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Local Studies Department

All-Ireland Final

Leinster Leader, Saturday 6th October 1928.





After the match when Mr. Tom Lawler, the President of the County Board, and Mr. Tim Clarke, the Co. Secretary, brought the team back to their hotel for dinner they were accorded an enthusiastic welcome by a dense crowd which had assembled in and around the building. Photographers were busy for some time and it was a considerable length before the Kildare players extricated themselves from the hands of their enthusiastic admirers.

In the large dining-room the centre of the table was occupied by the Sam Maguire Cup which was much admired by all present. The cup is of very large dimensions and is a beautiful specimen of the silversmiths' art. It commemorates the memory of a noted Gael and great Irishman who was a main Pillar of the Irish movement in England for many years. The cup is a perpetual one and will be held each year by the All-Ireland Senior Football Champions.

Mr. R. O'Keeffe, President of the Leinster Council G.A.A. (who was introduced by Mr. Lawler) said that he came there for the purpose of congratulating the Kildare Gaels on winning the premier football honour for their county, and for Leinster. He knew the Kildare Gaels for a long time and what he knew of them was altogether to their credit. They were an honour to Leinster. They played the game in a great, manly spirit and they were a credit to His Lordship, the Bishop of Kildare and Leighlin, who was present at the match to do them honour. He hoped his Lordship's presence that day would be an incentive to the youth and residents generally of his diocese to play and patronise the games of the Gael, which ought to be supported by all classes of Irishmen (applause).

Their win that day was a narrow one, but a one point victory was better than a forty point victory in an All-Ireland Final, and everyone admired the way in which the Kildare players had gone all out, right up to the final whistle. They honoured the Cavan players also for the great and plucky fight they had put up (loud applause). The Gaels of Kildare were an honour to the G.A.A. and he was proud of them. He wished them one and all a happy and successful future with more All Ireland honours to come (loud applause).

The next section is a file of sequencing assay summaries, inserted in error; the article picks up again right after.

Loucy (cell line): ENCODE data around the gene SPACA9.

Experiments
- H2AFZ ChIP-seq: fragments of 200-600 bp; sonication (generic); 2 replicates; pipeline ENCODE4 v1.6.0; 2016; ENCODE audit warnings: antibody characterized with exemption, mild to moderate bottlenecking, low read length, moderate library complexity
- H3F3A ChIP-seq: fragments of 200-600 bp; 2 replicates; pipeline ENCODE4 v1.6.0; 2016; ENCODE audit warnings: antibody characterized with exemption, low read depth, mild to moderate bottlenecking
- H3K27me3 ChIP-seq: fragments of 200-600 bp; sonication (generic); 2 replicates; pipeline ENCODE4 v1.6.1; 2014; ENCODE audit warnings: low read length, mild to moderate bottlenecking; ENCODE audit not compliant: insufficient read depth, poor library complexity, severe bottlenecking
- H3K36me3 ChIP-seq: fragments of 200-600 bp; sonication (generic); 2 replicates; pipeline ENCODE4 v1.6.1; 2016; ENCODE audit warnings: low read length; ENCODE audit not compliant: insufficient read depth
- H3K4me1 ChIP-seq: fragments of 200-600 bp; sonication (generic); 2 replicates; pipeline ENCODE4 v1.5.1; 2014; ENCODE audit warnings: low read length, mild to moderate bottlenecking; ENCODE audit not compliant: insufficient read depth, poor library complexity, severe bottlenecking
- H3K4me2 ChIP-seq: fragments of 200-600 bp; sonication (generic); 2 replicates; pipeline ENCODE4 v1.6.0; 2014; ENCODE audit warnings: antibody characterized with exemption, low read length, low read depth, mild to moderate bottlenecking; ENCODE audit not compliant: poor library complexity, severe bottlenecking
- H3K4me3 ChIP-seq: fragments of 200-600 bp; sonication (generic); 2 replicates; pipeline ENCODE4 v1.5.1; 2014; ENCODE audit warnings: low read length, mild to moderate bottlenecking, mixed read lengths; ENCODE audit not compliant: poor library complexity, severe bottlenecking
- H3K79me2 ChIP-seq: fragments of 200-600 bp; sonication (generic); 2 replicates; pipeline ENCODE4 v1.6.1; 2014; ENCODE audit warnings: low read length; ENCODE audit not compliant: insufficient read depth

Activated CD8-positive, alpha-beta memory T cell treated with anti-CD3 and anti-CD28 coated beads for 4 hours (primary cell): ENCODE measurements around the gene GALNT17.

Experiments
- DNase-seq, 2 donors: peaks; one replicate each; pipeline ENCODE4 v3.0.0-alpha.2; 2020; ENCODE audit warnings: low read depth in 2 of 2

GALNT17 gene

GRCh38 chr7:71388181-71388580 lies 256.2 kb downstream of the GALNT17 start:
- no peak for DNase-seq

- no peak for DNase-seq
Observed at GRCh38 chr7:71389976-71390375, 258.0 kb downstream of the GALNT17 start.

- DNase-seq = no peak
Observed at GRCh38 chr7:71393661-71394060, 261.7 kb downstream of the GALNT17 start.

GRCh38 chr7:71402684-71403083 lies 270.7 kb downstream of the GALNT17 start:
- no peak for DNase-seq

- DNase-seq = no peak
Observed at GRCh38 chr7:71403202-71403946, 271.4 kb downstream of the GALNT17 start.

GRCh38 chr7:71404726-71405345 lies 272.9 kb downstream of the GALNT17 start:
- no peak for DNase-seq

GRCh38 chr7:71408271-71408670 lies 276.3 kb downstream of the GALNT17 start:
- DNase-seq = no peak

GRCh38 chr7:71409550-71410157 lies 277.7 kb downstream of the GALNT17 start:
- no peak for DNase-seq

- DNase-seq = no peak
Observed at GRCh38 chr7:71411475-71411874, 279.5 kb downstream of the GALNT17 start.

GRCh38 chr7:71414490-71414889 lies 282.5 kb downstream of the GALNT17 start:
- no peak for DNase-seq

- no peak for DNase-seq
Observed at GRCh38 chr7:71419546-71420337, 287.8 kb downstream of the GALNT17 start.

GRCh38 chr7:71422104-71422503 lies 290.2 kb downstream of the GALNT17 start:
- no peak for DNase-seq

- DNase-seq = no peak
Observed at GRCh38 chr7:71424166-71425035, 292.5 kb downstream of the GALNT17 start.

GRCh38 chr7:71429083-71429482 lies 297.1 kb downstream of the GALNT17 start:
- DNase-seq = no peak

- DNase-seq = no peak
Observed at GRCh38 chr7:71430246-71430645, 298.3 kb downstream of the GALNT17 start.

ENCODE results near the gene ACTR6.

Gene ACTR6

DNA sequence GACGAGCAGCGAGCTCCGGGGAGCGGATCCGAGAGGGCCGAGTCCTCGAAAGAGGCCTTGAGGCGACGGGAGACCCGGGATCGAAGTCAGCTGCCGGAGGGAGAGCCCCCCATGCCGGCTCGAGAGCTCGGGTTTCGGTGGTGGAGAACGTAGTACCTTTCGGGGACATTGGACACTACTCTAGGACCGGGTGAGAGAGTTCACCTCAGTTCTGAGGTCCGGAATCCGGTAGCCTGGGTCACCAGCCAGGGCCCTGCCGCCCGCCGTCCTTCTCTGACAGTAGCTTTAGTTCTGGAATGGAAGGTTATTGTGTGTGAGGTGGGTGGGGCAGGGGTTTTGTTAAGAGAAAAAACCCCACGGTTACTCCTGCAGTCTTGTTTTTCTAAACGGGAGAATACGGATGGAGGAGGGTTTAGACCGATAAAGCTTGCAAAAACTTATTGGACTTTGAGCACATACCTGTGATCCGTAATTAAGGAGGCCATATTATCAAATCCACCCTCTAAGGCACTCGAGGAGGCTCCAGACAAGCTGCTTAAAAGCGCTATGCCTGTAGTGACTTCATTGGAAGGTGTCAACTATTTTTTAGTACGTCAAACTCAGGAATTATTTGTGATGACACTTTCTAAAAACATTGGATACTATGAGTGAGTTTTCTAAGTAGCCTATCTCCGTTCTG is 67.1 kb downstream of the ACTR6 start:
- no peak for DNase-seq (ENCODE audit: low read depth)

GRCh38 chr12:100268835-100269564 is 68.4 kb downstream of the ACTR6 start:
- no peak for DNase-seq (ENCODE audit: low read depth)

Mr. Tom Lawler, on behalf of the Kildare Gaels, thanked Mr. O'Keeffe for his kind remarks. As President of the Leinster Council Mr. O'Keeffe had always displayed a keen interest in the progress of the Kildare team, and had always given the Kildare representatives a fair cut of the whip (applause). As one of the Kildare delegates he could state that Mr. O'Keeffe always gave the representations they put forward a fair show, and there was a complete absence of anything in the nature of wire-pulling (applause). Everything was above board, and whilst Mr. O'Keeffe was President that was bound to remain so. He again thanked Mr. O'Keeffe for his very kind remarks (applause).
The toast of the Chairmen of the Leinster Council and of the Kildare County Board was proposed by Mr. Tommy Kelly, and enthusiastically honoured.

Mr. Willie Gannon, Captain of the Kildare team, said that he felt a duty devolved upon him as captain, but before carrying it out he would like to say how proud he was that day to be captain of the Kildare All-Ireland team and the team that also held the magnificent cup there before them (applause). He hoped that next year they would still hold the championship and the cup (applause). If they continued working smoothly along as they were doing he did not see why they should not be able to win them for the next three years (applause). He for one, and he felt that they were all of the same mind, was willing to stand down from the team at any time that the interest of the county demanded it, and that a better man was available. If they were celebrating a great victory that day it was mainly due to men like Tom Lawler, their president (applause) Tim Clarke, their Secretary (applause); Tommy Kelly (applause), and men like that who helped and encouraged them on every possible occasion (applause). No one knew all that these men had done for them, and he proposed a toast of their health.

The toast was honoured amidst loud and prolonged applause.